Key Show Topic: Implementing Effective, Competitive Work Safety Programs
American Society of Safety Engineers' (ASSE) Manufacturing Practice Specialty Administrator Michael Coleman said on June 19 that American manufacturers are now increasing market share in the international marketplace due, in part, to maintaining effective work safety and health programs. He will discuss how developing and implementing effective work safety programs help manufacturers stay competitive at this year's Safety 2009, June 28-July 1 in San Antonio.
A new report from the Federal Reserve Bank of Philadelphia states the U.S. manufacturing sector has shown its best performance since September. The report, a survey taken of U.S. manufacturers, said East Coast manufacturing and production firms reported improved numbers for June in terms of new production activity, orders, and shipments. It could indicate the U.S. economy may be improving.
"We don't sacrifice safety for productivity," Coleman said. "U.S. manufacturers are doing a good job competing with international companies. Our company knows that by not cutting safety and health programs in this economic downturn and by doing a better job through internal innovations involving people/employees in the entire process, ongoing education and training, always looking at improvements, working smarter, and looking at automation innovations, we, along with other U.S. companies, are holding onto and gaining in market share worldwide.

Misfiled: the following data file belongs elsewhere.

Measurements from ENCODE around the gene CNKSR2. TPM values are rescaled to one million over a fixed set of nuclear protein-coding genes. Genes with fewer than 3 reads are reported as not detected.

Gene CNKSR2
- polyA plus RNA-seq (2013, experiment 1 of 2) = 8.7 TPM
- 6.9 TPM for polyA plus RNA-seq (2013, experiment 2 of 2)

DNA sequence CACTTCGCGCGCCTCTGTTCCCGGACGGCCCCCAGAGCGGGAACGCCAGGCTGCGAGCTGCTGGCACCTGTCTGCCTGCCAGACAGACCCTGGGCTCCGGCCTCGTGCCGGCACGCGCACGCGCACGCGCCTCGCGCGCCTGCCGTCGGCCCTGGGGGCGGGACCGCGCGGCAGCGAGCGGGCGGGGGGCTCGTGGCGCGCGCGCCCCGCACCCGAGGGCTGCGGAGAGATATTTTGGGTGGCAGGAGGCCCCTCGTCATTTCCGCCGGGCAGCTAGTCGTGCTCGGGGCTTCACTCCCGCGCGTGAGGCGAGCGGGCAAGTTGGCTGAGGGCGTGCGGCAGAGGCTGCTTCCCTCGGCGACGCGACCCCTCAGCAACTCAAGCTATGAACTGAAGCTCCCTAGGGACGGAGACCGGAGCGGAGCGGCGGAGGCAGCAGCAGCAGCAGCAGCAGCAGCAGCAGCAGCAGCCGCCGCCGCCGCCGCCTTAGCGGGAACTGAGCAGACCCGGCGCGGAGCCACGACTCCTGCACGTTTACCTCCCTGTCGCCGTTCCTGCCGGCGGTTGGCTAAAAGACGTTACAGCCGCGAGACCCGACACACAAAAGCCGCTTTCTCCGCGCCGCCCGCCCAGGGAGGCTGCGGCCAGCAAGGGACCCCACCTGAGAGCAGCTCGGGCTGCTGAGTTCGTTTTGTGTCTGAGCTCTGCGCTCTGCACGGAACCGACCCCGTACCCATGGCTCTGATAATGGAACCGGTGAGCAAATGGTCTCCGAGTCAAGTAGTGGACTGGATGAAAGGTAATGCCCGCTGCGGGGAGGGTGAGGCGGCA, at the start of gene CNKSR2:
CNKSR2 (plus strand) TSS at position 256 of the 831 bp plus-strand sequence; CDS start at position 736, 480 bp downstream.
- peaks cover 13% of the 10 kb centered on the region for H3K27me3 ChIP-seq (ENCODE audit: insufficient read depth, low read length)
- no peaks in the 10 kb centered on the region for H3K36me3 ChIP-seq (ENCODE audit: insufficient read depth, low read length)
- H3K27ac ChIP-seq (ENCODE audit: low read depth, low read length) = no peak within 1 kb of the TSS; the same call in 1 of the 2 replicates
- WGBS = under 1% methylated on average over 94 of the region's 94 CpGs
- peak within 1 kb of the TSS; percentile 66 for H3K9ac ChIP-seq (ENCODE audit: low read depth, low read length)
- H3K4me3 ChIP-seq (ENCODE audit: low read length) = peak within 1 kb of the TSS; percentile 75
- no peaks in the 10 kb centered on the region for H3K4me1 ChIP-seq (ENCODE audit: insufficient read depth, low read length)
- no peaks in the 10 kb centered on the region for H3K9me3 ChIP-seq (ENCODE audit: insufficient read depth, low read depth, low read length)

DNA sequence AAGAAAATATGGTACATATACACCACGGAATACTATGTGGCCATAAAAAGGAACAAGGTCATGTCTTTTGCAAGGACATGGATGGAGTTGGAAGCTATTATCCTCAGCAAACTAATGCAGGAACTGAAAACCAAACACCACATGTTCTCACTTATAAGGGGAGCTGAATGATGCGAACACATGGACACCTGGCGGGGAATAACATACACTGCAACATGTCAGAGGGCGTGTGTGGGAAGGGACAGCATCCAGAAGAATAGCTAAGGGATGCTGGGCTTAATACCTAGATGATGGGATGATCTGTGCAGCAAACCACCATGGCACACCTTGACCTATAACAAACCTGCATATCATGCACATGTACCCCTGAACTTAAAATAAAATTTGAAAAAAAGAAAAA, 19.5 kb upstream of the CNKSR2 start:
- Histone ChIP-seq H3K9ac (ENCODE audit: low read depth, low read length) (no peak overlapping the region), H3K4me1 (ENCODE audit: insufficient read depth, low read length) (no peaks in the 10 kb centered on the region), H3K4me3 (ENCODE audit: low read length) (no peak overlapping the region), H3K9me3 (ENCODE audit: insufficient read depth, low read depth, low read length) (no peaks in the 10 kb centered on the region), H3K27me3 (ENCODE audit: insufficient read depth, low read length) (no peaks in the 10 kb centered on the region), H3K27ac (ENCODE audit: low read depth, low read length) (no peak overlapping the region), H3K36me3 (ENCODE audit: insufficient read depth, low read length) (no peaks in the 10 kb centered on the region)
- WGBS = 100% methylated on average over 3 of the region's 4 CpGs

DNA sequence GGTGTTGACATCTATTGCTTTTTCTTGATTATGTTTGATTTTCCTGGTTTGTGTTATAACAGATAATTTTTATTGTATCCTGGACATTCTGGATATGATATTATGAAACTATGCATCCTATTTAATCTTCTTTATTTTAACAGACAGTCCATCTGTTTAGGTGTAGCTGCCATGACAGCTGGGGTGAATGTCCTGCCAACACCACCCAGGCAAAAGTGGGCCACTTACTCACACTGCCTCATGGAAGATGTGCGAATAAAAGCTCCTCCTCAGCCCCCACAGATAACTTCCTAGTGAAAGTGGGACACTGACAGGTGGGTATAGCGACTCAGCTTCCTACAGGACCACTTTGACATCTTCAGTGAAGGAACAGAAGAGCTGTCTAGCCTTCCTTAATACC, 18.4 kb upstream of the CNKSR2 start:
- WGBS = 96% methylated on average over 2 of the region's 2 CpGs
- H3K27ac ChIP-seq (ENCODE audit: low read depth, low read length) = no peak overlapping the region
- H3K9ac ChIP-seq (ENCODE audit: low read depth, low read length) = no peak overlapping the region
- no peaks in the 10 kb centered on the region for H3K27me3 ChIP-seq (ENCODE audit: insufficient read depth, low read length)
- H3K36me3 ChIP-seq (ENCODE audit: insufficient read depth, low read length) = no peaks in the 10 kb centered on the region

"However, those that reduce their safety and health budgets and programs are looking at losing that competitive edge and by and large their competitive advantage in the international marketplace today and for the future," he noted.
Coleman said his company is always looking at ways to make the workplace safer and finds ASSE to be a good way to share best practices with occupational safety, health, and environmental professionals worldwide to continue to enhance work safety.
"As for the economy, many companies are doing more with less, but we continue to communicate to employers that workplace safety and health is not an area that should be cut," Coleman said. "It will backfire on a business. Workplace safety processes must be in place at all times. They are even more critical during business downturns."
Coleman said if companies believe they will save money by reducing or ignoring safety for their workers, customers, and communities they do business in, they are mistaken. "The ongoing positive results are in and have been for companies that have a strong safety culture and continually invest in and implement effective safety processes," he said. "Not only does their bottom line benefit positively, but their company reputation stays intact, employees stay safe and healthy reducing health care, workers comp, training and turnover costs, not to mention keeping customers, the communities they do business in, vendors, and employees happy. Safety is good business."